The article “The extraordinary Elisabeth Scott,” published on the Daily Echo, discusses why pioneering architect Elisabeth Scott might have hated starring in the new passport design. It is an opinion piece with contributions from a historian.
The extraordinary Elisabeth Scott
Elisabeth Whitworth Scott was born with architecture in her blood. She was the great-niece of the architects Sir George Gilbert Scott and George Frederick Bodley, and the second cousin of Sir Giles Gilbert Scott. She was one of ten children of Bernard Scott, a surgeon who saw Elisabeth home educated until the age of 14.
She grew up a quiet, modest woman. She referred to herself as ‘just an ordinary girl’, notes the Daily Echo. She rose to fame after she won an international competition to design the Shakespeare Memorial Theatre in 1928.
New British passport design
In 2015, Scott was named as one of two women to make it onto the design for the new British passport. The other being mathematician Ada Lovelace.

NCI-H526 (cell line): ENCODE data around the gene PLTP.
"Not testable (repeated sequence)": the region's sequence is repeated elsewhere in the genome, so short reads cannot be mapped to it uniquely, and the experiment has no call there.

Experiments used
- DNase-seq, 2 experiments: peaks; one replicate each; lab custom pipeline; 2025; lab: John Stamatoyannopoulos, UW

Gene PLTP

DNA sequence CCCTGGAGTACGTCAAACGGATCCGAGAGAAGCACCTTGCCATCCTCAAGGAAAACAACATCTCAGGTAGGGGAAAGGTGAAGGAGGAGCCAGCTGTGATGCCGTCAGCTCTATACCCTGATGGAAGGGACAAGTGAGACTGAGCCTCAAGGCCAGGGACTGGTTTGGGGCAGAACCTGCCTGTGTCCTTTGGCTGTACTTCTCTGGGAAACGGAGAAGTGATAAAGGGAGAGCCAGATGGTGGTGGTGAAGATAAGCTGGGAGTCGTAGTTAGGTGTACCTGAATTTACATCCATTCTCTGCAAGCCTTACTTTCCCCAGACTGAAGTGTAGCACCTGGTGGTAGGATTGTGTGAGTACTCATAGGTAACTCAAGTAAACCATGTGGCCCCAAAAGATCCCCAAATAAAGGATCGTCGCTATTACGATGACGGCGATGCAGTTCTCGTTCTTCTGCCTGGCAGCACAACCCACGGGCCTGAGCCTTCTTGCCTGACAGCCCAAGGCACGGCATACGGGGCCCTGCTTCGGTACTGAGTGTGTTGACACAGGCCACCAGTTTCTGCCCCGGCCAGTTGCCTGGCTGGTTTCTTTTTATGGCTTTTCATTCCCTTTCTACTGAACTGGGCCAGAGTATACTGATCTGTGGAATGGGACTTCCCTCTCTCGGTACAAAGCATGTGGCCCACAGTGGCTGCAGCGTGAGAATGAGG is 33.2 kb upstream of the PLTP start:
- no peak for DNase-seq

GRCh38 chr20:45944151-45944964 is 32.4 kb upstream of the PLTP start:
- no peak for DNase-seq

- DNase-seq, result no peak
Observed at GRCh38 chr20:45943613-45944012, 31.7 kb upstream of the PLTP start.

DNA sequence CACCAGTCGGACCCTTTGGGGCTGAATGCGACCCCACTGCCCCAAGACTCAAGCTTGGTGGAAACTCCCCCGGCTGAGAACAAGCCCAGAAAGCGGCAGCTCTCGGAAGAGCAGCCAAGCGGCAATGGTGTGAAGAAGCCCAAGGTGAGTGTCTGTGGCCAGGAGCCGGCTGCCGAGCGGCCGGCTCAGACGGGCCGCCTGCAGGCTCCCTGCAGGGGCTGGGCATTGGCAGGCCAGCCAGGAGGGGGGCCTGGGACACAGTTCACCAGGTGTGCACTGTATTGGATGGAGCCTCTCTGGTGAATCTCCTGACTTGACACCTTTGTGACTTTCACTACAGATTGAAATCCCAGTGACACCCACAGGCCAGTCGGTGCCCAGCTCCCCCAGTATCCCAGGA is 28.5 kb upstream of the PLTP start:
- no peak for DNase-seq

The Daily Echo’s opinion piece makes the notion that Elisabeth would be (rather distastefully) “turning in her grave” if she knew about her face being in the new passport design. Just why they say this is unclear.
The article notes that Elisabeth never liked public attention and would shy away from the media. However, Elisabeth was a pioneer who was immensely proud of her work. For this reason, we disagree with the notion she would be “turning in her grave,” although we respect the article’s content and research.
To find out more about Elisabeth Scott and the new passport, we invite you to read the original article on the Daily Echo.